Emanuel Shahaf

Israel-Palestine – Go Regional

Israel is clearly at a crossroads if not about to run into a wall, without a clear vision on how to proceed. The situation with the Palestinians in Judea and Samaria is almost hopeless with Israel unwilling to negotiate, more because of political constraints than out of purpose. At the same time none of the political forces in Israel have any concept on how to proceed realistically and what to negotiate for, were it politically feasible. The call for the Two State Solution that still occasionally rises from among the ruins of the political Left is more a cry of anguish than a desire to really go for that solution which has long faded away if it ever was relevant.

The situation on the Palestinian side is hardly better: The Palestinian Authority (PA) keeps preaching their mantra, the Two State Solution but has no way of implementing it nor how to bring Israel back to the negotiating table. At the same time internal chaos is breaking up the PA which is losing the limited regional control it has in area A by the day to armed groups which don’t necessarily listen to Hamas, nor to Fatah.

Anarchy is close and every day incidents cause casualties on both sides dragging the area further down.

The possibly only approach that could likely improve the situation, albeit only locally for the time being but with potential positive impact for the whole area, one that could even show a way towards a more permanent arrangement between Israel and the Palestinians, is one of regionality: Israel should approach the individual Palestinian provinces/municipalities, definitely those that are less prone to civil unrest/terror, individually and work out regional terms of cooperation drawing these areas into a cooperative regime, bypassing the PA, but making assistance contingent upon maintaining order.  This would play well with Israel’s present policy of shrinking the conflict which is de-facto mainly aimed at integrating the Palestinian economy with that of Israel. While the effort at regonalizing the treatment of the conflict could speed up a break up of the PA, it’s probaby the only way to deal with the present West Bank chaos in a rational way. An increase in violent interference by the IDF will only be counterproductive. Palestinian provinces and municipalities have considerable autonomy already so approaching (some of) them and offering economic and security incentives would likely go a long way of keeping the peace. While implementing such an approach could become a burden for the Israeli taxpayer in the short run, the money could be taken from the taxes that Israel collects for the PA and is being withheld as long as the PA’s “pay for slay” policies are maintained.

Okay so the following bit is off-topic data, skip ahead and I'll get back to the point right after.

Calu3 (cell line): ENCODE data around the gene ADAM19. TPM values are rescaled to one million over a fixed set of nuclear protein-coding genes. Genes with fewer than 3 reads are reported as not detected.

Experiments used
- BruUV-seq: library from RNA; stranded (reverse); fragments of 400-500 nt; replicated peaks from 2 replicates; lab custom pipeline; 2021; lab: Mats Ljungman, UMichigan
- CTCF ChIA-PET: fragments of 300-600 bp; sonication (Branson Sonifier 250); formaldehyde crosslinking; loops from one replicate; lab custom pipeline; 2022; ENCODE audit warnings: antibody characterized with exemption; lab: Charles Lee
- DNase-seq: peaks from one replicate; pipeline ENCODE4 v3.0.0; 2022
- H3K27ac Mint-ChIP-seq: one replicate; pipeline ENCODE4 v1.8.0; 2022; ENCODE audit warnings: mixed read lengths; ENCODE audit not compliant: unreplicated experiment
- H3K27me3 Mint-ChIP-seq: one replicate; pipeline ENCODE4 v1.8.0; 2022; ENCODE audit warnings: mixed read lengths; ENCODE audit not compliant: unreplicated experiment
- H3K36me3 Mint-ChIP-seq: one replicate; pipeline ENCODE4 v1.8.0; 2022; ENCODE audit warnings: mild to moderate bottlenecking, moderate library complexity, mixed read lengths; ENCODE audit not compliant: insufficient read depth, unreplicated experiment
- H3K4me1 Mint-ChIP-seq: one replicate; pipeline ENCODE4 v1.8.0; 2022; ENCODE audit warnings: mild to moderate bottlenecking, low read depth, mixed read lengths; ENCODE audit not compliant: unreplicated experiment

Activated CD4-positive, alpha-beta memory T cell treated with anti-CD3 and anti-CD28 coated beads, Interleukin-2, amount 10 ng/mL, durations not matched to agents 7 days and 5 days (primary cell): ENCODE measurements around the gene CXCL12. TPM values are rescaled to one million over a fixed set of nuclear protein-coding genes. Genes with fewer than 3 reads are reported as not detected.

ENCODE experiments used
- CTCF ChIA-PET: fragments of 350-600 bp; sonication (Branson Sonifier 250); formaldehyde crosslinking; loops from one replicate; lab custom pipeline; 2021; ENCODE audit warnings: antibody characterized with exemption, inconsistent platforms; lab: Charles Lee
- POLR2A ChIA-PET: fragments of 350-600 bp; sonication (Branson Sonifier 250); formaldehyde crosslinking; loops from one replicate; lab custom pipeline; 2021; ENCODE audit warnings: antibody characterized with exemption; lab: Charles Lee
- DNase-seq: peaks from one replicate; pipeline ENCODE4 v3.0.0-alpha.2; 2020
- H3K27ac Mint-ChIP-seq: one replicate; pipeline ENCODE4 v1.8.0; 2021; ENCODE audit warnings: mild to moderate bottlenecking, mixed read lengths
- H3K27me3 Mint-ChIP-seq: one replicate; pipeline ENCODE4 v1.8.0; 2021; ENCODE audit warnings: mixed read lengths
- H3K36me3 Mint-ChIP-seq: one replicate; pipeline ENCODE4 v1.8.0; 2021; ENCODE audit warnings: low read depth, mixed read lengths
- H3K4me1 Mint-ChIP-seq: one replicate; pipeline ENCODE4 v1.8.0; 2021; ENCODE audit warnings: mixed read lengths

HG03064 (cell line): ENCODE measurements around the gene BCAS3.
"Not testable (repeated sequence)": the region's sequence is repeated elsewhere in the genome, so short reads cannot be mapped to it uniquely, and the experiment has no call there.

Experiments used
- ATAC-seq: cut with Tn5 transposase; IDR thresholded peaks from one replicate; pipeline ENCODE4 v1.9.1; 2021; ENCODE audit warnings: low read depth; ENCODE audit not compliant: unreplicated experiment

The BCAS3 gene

This regional approach, if successful, could eventually lead to a federal approach for the whole area between the Jordan River and the Mediterranean, probably the only realistic long term alternative to the present quandary.

About the Author
The author served in the Prime Minister’s Office as a member of the intelligence community, is Vice Chairman of the Israel-Indonesia Chamber of Commerce, Vice-Chairman of the Israeli-German Society (IDG), Co-Chair of the Federation Movement (, member of the council at and author of "Identity: The Quest for Israel's Future".